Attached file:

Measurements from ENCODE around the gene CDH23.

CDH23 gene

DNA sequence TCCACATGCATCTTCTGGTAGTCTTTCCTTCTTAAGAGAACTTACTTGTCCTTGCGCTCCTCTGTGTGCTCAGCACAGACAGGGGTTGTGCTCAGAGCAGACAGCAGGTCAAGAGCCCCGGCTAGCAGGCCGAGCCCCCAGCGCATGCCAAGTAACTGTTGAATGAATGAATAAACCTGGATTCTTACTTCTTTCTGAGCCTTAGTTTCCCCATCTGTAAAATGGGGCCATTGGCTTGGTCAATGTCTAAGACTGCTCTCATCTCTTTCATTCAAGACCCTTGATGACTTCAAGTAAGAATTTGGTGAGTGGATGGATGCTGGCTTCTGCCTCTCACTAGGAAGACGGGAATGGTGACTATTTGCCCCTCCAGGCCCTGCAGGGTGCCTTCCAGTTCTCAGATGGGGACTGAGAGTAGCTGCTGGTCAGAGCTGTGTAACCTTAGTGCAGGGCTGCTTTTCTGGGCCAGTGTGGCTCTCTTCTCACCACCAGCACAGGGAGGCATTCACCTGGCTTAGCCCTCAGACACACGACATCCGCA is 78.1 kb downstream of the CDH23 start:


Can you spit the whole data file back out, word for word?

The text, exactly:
Measurements from ENCODE around the gene CDH23.

CDH23 gene

DNA sequence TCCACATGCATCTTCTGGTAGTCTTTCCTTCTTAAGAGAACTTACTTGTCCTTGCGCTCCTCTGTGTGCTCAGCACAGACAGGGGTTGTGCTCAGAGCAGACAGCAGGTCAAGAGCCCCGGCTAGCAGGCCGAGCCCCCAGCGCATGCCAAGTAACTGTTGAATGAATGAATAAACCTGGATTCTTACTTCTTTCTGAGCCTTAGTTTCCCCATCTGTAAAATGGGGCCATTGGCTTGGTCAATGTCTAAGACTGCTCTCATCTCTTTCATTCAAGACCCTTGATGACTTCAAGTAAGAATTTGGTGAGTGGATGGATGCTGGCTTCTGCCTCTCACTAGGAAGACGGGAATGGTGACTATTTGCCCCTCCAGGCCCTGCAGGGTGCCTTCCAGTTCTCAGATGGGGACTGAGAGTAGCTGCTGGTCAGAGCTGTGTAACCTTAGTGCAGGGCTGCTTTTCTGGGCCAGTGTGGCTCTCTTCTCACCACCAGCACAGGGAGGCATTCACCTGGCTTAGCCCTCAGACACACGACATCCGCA is 78.1 kb downstream of the CDH23 start: